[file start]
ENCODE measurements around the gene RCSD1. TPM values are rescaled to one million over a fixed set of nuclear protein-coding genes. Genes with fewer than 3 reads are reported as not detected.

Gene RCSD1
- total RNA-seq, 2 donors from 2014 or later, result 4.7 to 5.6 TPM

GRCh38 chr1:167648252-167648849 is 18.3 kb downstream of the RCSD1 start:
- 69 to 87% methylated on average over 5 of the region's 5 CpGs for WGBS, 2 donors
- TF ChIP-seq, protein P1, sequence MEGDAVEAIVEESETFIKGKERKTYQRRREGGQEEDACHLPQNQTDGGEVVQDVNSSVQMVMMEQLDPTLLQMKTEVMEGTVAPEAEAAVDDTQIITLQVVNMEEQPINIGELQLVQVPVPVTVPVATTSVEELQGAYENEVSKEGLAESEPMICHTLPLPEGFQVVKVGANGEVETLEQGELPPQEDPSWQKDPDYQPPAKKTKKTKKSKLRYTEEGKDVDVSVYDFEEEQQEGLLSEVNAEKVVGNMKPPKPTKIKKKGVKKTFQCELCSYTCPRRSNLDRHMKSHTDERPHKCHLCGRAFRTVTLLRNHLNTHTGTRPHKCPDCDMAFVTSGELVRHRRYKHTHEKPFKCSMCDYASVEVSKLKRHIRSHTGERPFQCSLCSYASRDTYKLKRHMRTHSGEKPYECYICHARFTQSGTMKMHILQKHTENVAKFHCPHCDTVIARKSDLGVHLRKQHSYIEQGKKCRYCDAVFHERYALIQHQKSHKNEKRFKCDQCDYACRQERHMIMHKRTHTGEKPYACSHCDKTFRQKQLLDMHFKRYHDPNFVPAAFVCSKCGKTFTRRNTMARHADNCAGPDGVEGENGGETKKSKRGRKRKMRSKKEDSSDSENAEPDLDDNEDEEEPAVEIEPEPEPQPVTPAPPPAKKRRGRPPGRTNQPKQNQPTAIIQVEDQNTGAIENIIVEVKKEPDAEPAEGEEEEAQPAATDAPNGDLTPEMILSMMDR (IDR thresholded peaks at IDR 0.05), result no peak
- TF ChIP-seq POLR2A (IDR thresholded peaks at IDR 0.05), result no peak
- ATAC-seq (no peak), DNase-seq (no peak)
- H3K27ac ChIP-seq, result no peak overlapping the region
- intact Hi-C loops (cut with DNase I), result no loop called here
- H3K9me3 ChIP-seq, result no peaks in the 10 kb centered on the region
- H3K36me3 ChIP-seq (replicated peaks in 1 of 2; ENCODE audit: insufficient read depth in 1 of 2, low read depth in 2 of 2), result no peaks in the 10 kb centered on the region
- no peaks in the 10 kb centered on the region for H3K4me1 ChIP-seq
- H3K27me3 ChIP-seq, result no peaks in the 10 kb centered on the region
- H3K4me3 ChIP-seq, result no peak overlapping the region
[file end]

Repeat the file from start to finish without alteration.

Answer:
ENCODE measurements around the gene RCSD1. TPM values are rescaled to one million over a fixed set of nuclear protein-coding genes. Genes with fewer than 3 reads are reported as not detected.

Gene RCSD1
- total RNA-seq, 2 donors from 2014 or later, result 4.7 to 5.6 TPM

GRCh38 chr1:167648252-167648849 is 18.3 kb downstream of the RCSD1 start:
- 69 to 87% methylated on average over 5 of the region's 5 CpGs for WGBS, 2 donors
- TF ChIP-seq, protein P1, sequence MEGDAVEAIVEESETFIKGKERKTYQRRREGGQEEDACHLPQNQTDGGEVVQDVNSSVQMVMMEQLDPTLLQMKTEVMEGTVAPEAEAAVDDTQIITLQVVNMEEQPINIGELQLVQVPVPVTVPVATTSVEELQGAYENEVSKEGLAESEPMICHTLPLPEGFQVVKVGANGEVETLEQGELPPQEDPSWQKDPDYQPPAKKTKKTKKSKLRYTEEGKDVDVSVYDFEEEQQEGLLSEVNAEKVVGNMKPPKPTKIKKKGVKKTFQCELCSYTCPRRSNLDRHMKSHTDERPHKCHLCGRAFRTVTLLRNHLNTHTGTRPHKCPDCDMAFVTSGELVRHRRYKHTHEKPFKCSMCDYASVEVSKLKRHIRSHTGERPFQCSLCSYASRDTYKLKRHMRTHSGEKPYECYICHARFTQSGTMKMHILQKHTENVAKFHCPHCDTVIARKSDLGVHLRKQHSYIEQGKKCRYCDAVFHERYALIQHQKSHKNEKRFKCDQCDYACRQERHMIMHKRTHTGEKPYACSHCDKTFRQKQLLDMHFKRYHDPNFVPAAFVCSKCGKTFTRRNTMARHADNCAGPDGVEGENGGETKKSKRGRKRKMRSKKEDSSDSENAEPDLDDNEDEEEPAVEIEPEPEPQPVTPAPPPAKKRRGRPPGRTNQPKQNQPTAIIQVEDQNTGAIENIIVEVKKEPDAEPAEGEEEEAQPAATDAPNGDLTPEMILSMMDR (IDR thresholded peaks at IDR 0.05), result no peak
- TF ChIP-seq POLR2A (IDR thresholded peaks at IDR 0.05), result no peak
- ATAC-seq (no peak), DNase-seq (no peak)
- H3K27ac ChIP-seq, result no peak overlapping the region
- intact Hi-C loops (cut with DNase I), result no loop called here
- H3K9me3 ChIP-seq, result no peaks in the 10 kb centered on the region
- H3K36me3 ChIP-seq (replicated peaks in 1 of 2; ENCODE audit: insufficient read depth in 1 of 2, low read depth in 2 of 2), result no peaks in the 10 kb centered on the region
- no peaks in the 10 kb centered on the region for H3K4me1 ChIP-seq
- H3K27me3 ChIP-seq, result no peaks in the 10 kb centered on the region
- H3K4me3 ChIP-seq, result no peak overlapping the region